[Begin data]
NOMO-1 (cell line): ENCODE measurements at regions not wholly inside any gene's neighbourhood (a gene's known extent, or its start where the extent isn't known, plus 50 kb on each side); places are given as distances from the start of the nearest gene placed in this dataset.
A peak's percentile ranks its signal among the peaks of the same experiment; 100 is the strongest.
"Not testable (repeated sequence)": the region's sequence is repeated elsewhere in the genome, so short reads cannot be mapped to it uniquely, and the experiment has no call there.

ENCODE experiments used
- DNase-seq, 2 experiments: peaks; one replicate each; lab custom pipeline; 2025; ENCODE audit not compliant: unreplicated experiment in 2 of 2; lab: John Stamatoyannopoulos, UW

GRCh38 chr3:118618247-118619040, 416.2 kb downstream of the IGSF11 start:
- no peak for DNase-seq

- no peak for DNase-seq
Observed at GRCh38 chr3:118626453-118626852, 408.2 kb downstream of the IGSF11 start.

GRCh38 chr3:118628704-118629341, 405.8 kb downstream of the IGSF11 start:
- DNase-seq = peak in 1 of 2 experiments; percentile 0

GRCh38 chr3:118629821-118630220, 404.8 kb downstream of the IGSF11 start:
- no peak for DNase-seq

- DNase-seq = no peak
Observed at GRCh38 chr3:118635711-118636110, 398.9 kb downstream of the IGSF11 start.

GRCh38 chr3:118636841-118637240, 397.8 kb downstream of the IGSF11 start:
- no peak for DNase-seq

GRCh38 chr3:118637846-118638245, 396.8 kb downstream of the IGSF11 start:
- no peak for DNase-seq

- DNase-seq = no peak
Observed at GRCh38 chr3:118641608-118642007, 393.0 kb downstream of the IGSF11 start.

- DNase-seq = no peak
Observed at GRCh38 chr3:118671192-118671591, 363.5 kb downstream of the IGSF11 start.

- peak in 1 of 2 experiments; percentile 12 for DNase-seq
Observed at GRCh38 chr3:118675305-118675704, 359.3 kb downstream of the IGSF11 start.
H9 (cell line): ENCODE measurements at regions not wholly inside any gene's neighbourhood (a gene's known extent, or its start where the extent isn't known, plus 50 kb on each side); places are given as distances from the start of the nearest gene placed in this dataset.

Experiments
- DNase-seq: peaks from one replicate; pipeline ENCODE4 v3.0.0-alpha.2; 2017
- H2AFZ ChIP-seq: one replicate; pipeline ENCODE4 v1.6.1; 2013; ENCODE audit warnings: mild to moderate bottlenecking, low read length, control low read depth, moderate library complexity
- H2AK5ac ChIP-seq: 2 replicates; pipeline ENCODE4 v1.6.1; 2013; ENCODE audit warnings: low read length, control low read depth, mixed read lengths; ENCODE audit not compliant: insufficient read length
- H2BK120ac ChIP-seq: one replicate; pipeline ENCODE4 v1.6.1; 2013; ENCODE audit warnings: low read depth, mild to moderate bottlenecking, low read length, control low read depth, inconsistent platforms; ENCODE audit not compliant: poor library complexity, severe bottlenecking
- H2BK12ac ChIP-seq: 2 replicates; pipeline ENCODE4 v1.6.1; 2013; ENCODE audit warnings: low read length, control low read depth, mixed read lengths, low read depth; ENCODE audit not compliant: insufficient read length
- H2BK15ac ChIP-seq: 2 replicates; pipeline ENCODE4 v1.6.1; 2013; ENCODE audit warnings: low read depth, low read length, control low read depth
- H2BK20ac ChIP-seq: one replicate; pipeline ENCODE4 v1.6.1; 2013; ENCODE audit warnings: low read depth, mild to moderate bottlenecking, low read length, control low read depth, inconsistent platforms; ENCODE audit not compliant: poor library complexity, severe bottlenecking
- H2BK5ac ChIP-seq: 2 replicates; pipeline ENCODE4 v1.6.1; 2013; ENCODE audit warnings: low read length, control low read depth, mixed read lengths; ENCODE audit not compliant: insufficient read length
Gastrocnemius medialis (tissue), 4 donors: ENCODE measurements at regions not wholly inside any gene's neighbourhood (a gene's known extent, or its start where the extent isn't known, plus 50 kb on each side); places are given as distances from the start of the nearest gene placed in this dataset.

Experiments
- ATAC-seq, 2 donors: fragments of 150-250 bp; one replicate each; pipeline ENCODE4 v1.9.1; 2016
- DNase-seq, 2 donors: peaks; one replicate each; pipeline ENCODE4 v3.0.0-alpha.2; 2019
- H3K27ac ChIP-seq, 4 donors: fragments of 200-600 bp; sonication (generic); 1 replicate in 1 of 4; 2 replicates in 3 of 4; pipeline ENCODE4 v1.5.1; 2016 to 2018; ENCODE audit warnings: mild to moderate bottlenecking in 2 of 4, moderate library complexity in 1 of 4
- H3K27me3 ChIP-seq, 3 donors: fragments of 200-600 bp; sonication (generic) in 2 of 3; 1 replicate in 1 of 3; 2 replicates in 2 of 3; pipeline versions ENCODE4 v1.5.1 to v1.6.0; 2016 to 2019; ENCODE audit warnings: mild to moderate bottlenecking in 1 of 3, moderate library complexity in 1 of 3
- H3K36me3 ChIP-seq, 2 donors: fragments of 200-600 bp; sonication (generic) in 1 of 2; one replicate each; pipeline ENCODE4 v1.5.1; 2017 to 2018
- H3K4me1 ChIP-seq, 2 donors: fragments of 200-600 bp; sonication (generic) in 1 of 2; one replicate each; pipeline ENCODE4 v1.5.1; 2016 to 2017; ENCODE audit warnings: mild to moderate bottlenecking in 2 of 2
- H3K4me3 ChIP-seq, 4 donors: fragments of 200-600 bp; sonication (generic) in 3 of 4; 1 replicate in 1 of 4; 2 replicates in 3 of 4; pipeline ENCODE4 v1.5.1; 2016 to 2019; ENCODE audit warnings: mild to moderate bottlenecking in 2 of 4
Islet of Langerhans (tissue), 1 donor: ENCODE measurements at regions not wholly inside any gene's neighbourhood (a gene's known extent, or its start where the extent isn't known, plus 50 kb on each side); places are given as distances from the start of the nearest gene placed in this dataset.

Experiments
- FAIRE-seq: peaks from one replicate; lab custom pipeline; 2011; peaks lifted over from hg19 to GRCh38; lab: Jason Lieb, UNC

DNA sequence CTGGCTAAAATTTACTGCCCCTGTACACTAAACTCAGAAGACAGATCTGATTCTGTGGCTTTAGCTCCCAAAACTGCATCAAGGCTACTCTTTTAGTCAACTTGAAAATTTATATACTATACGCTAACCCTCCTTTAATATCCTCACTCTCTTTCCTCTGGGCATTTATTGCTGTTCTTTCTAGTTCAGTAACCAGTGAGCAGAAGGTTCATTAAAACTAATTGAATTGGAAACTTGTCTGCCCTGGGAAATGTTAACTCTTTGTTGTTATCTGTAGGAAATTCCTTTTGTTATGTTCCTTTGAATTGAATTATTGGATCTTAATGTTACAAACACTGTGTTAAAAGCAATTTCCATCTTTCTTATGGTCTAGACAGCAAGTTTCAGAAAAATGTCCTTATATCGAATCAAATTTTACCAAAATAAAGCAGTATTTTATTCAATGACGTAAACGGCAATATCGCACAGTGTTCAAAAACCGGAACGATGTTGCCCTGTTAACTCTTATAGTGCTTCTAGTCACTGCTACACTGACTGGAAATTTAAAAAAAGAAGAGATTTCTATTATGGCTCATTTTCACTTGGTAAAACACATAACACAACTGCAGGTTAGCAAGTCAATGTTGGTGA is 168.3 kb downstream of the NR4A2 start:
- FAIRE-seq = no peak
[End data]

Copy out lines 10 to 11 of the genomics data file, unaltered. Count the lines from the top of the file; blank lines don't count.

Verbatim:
GRCh38 chr3:118628704-118629341, 405.8 kb downstream of the IGSF11 start:
- DNase-seq = peak in 1 of 2 experiments; percentile 0